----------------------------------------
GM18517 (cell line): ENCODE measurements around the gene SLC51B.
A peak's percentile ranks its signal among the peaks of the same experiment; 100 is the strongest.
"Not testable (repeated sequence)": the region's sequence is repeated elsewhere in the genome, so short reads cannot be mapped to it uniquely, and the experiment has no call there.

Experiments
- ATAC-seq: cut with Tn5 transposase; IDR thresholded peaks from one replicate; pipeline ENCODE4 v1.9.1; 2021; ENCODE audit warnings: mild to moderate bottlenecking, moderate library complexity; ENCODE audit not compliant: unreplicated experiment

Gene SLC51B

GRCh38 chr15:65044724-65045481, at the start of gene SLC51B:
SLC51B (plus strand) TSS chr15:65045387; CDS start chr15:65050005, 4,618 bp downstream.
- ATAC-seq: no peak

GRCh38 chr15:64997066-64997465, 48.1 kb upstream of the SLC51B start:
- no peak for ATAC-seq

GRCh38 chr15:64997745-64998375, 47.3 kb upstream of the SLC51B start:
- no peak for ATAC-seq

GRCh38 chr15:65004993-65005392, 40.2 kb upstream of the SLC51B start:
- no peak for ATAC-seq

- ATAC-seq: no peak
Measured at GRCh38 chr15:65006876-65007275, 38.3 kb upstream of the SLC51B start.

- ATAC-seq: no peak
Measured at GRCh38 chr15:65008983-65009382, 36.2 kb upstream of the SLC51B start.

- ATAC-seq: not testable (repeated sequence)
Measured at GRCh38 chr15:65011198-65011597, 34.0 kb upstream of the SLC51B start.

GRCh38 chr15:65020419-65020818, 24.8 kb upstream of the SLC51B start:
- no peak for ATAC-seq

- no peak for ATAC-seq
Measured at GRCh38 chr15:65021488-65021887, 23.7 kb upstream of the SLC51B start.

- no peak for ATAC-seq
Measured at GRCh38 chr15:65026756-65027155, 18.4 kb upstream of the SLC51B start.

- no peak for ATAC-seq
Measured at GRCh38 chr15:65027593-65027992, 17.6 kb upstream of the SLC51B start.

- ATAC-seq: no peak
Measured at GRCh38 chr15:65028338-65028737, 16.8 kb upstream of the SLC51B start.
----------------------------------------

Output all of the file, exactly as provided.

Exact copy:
GM18517 (cell line): ENCODE measurements around the gene SLC51B.
A peak's percentile ranks its signal among the peaks of the same experiment; 100 is the strongest.
"Not testable (repeated sequence)": the region's sequence is repeated elsewhere in the genome, so short reads cannot be mapped to it uniquely, and the experiment has no call there.

Experiments
- ATAC-seq: cut with Tn5 transposase; IDR thresholded peaks from one replicate; pipeline ENCODE4 v1.9.1; 2021; ENCODE audit warnings: mild to moderate bottlenecking, moderate library complexity; ENCODE audit not compliant: unreplicated experiment

Gene SLC51B

GRCh38 chr15:65044724-65045481, at the start of gene SLC51B:
SLC51B (plus strand) TSS chr15:65045387; CDS start chr15:65050005, 4,618 bp downstream.
- ATAC-seq: no peak

GRCh38 chr15:64997066-64997465, 48.1 kb upstream of the SLC51B start:
- no peak for ATAC-seq

GRCh38 chr15:64997745-64998375, 47.3 kb upstream of the SLC51B start:
- no peak for ATAC-seq

GRCh38 chr15:65004993-65005392, 40.2 kb upstream of the SLC51B start:
- no peak for ATAC-seq

- ATAC-seq: no peak
Measured at GRCh38 chr15:65006876-65007275, 38.3 kb upstream of the SLC51B start.

- ATAC-seq: no peak
Measured at GRCh38 chr15:65008983-65009382, 36.2 kb upstream of the SLC51B start.

- ATAC-seq: not testable (repeated sequence)
Measured at GRCh38 chr15:65011198-65011597, 34.0 kb upstream of the SLC51B start.

GRCh38 chr15:65020419-65020818, 24.8 kb upstream of the SLC51B start:
- no peak for ATAC-seq

- no peak for ATAC-seq
Measured at GRCh38 chr15:65021488-65021887, 23.7 kb upstream of the SLC51B start.

- no peak for ATAC-seq
Measured at GRCh38 chr15:65026756-65027155, 18.4 kb upstream of the SLC51B start.

- no peak for ATAC-seq
Measured at GRCh38 chr15:65027593-65027992, 17.6 kb upstream of the SLC51B start.

- ATAC-seq: no peak
Measured at GRCh38 chr15:65028338-65028737, 16.8 kb upstream of the SLC51B start.